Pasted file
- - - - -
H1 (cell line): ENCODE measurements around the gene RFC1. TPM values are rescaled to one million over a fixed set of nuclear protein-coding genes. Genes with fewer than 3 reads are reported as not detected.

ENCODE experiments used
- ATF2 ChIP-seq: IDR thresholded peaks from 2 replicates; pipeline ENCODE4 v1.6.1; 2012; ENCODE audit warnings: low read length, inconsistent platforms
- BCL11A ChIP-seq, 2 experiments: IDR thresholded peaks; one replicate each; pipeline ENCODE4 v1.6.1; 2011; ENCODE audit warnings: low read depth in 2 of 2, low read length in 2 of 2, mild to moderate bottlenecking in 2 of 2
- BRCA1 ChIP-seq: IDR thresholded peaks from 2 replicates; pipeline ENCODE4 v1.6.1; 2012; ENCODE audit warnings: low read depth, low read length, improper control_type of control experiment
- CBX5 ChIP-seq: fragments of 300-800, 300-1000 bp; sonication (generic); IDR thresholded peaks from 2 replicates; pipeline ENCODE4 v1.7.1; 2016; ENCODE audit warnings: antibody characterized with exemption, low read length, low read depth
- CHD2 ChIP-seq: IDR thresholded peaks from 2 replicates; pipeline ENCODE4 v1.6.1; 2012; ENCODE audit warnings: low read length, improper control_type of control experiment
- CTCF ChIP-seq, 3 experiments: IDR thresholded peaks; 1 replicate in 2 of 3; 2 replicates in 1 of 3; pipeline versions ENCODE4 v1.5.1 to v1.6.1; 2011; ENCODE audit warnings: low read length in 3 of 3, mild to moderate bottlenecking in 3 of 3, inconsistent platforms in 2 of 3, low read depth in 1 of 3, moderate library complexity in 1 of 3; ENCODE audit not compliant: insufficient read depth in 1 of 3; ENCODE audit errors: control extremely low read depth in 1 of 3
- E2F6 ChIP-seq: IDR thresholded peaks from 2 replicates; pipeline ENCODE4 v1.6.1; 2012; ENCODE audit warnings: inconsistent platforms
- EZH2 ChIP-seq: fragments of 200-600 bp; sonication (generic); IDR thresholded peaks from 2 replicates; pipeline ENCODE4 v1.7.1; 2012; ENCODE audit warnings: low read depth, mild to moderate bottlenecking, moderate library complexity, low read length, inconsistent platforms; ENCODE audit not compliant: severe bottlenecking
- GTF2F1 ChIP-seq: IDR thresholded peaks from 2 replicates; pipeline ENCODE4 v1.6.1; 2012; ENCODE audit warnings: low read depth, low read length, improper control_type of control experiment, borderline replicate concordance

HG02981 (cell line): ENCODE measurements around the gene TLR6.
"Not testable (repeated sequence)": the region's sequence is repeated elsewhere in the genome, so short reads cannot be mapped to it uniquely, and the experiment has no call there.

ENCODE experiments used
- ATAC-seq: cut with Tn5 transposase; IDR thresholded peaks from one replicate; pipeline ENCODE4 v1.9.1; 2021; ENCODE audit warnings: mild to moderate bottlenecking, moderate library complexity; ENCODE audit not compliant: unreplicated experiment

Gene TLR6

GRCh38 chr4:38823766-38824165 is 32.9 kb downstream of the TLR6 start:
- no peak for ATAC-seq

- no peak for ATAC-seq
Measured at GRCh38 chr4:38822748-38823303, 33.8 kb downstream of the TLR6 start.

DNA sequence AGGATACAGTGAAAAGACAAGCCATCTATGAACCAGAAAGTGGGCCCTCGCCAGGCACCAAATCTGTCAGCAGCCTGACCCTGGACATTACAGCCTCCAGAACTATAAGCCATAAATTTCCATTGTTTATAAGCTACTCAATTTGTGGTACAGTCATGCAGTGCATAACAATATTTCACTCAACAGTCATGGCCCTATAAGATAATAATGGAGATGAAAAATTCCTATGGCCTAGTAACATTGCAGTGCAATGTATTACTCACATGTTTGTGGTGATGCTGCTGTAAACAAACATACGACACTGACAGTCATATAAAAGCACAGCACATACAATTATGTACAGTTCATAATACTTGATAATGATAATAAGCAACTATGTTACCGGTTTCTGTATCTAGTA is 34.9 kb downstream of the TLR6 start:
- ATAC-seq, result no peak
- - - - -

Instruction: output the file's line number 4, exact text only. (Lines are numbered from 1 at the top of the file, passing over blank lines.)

- BCL11A ChIP-seq, 2 experiments: IDR thresholded peaks; one replicate each; pipeline ENCODE4 v1.6.1; 2011; ENCODE audit warnings: low read depth in 2 of 2, low read length in 2 of 2, mild to moderate bottlenecking in 2 of 2